Breast-Feeding Benefits Baby and Mom
The benefits of breast-feeding for babies are well established by science, but an increasing body of research shows that babies are not the only ones reaping rewards. Moms, too, may be at less risk for several diseases and health conditions, including an aggressive form of breast cancer and gestational diabetes.
Breast-feeding requires work and diligence, and it comes at a time when moms are exhausted and spent. That makes it tempting to call it quits when the going gets tough, even when you have good intentions. But the payoff is becoming harder to ignore.
Better for Baby
Your baby’s health is a great incentive. According to the World Health Organization, babies who are breast-fed have fewer and less serious illnesses, such as SIDS, childhood cancers and diabetes, when compared with babies who were not breast-fed. Breast-fed babies are also less likely to be obese and have type 2 diabetes as adolescents and adults.
Also, a massive review of research on the benefits of breast-feeding found it reduces mothers’ risk for type 2 diabetes and breast and ovarian cancer.
Newer research shows breast-feeding reduced the risk for a particularly potent type of breast cancer, called hormone receptor negative tumors, by up to 20 percent. These tumors are more common in African-American women and younger women.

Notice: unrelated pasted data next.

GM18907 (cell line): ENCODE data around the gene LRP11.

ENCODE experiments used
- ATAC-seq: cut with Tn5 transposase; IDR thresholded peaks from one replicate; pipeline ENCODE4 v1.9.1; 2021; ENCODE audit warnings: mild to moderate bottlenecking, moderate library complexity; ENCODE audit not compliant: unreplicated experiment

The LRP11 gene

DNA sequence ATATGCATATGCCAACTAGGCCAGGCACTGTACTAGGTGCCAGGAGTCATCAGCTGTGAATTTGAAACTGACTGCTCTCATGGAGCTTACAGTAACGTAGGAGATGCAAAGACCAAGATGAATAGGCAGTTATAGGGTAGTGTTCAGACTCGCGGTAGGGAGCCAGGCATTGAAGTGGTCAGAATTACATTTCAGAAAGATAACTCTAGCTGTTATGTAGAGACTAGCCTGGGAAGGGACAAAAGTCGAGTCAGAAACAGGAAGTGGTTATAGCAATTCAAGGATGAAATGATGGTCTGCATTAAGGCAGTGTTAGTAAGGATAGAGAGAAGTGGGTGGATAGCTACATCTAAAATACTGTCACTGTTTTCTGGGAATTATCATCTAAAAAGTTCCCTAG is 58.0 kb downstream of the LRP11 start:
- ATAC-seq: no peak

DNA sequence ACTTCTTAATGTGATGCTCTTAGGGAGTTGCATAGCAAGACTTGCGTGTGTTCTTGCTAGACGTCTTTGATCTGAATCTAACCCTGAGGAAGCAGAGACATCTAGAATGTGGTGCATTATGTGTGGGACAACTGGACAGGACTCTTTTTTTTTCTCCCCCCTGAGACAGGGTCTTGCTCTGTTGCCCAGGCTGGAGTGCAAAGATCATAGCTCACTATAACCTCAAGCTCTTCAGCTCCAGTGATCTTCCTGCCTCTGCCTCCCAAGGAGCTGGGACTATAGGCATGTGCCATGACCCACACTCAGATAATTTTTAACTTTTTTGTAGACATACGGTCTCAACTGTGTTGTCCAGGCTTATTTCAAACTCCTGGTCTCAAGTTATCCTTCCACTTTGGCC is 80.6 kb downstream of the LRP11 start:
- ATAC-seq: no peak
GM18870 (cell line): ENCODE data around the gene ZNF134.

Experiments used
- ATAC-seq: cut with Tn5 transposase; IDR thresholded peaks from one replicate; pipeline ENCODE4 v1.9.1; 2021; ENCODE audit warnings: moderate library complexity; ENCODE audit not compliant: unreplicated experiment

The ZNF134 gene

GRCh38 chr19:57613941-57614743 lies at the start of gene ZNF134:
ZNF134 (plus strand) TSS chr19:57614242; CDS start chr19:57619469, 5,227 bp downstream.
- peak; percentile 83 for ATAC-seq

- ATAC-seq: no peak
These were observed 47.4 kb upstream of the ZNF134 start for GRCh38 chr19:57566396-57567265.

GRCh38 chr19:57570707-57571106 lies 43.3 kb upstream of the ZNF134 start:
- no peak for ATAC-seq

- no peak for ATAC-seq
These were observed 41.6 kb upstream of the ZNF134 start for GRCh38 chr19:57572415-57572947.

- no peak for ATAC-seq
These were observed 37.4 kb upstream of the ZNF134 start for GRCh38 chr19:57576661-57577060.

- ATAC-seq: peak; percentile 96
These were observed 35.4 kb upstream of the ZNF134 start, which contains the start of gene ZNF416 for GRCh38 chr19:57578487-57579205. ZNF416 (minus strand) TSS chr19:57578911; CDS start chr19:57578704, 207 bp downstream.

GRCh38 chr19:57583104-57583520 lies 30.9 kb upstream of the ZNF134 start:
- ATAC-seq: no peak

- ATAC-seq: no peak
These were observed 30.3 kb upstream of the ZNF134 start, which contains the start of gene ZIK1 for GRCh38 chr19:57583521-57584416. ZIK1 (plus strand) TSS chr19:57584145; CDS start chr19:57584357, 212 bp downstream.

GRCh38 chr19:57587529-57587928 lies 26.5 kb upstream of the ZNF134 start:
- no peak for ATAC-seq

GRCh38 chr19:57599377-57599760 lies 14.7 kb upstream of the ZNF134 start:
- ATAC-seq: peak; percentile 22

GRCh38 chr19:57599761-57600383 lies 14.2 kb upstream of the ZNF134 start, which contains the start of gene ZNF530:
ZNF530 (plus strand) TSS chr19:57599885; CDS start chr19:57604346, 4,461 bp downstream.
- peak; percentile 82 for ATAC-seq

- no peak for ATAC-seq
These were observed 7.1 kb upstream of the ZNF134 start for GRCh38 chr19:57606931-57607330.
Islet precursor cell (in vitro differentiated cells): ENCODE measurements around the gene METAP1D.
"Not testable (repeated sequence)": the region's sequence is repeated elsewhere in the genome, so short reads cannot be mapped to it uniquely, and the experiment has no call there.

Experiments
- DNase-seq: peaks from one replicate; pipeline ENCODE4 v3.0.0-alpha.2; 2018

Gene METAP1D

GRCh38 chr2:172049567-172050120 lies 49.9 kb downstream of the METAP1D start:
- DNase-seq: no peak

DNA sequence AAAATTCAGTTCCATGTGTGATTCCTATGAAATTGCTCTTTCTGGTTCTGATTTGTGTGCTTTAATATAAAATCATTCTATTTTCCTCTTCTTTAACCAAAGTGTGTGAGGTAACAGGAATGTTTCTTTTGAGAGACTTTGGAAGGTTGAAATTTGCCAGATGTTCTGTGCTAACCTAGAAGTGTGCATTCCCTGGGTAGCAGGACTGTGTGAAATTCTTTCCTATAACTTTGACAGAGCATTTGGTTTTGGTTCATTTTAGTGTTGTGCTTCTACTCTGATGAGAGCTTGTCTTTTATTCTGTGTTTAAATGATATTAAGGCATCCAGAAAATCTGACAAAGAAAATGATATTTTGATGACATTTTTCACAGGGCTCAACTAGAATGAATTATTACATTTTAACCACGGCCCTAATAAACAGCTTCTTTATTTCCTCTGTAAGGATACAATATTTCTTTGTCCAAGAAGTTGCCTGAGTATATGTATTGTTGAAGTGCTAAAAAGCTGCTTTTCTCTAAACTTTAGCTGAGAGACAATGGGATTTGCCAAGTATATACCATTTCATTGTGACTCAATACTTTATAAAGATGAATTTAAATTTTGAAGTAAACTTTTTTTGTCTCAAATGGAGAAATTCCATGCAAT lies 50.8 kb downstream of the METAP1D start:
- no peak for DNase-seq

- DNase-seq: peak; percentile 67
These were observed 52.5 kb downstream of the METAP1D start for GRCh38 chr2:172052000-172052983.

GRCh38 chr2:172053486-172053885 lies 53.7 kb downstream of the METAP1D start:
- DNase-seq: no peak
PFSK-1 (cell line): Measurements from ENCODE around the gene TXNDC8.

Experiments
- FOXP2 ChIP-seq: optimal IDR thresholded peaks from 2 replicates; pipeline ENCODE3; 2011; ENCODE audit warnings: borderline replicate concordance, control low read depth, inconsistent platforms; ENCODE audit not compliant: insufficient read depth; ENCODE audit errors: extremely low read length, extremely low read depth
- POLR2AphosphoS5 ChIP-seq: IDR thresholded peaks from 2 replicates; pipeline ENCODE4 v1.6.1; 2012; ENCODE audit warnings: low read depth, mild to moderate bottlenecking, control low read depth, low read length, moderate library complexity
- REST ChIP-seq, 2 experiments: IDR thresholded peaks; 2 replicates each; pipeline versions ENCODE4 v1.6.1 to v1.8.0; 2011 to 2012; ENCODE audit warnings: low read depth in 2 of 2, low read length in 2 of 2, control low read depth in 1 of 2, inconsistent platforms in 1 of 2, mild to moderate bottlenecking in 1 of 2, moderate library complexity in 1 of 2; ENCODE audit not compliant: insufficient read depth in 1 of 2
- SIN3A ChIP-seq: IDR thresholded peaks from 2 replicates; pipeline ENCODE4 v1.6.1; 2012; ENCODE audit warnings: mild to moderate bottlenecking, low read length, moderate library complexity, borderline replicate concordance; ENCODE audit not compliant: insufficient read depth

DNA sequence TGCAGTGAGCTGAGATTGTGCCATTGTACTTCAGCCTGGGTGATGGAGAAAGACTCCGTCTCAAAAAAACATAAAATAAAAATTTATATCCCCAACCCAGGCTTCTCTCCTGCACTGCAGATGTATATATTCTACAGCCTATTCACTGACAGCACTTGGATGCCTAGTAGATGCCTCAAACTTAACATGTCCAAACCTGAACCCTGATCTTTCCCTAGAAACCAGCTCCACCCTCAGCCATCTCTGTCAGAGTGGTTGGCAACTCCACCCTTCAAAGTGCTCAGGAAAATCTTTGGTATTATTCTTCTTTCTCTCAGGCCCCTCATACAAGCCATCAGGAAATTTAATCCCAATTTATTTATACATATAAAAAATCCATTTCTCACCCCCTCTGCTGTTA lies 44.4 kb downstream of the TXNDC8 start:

Breast-feeding’s benefit is not limited to preventing cancer. Gestational diabetes is often referred to as pregnancy-related diabetes and for most women it is temporary. But if you develop gestational diabetes, your risk of developing diabetes long-term is seven times higher.
A recent study of moms who developed gestational diabetes found that those who breast-fed cut their risk of developing type 2 diabetes in half. And those who breast-fed for more than 10 months cut their risk by
Better for Mom
“Breast-feeding provides as many health benefits for mothers as it does for infants,” says Katie Halverstad, RN, IBCLC, at Lutheran Medical Center.
Halverstad also notes that breast-feeding decreases a mom’s chance for postpartum depression by boosting her oxytocin, or “love hormone,” and decreasing her anxiety.
Practicing skin-to-skin contact, which is initiated as soon as possible after baby is born, is beneficial for both parents and baby, too. It helps to decrease cortisol, the stress hormone, which helps with bonding, especially for babies in the NICU. Babies who experience skin-to-skin contact cry 43 percent less and experience less pain during procedures when baby is breast-feeding.
Moms who breast-feed have a quicker recovery from childbirth, increased bonding with their baby and increased weight loss. Breast-feeding can give your financial health a little boost, as well. Most families can save an estimated $1,000 per year on formula purchase.
“It’s a win-win for mom and baby all the way around,” Halverstad adds.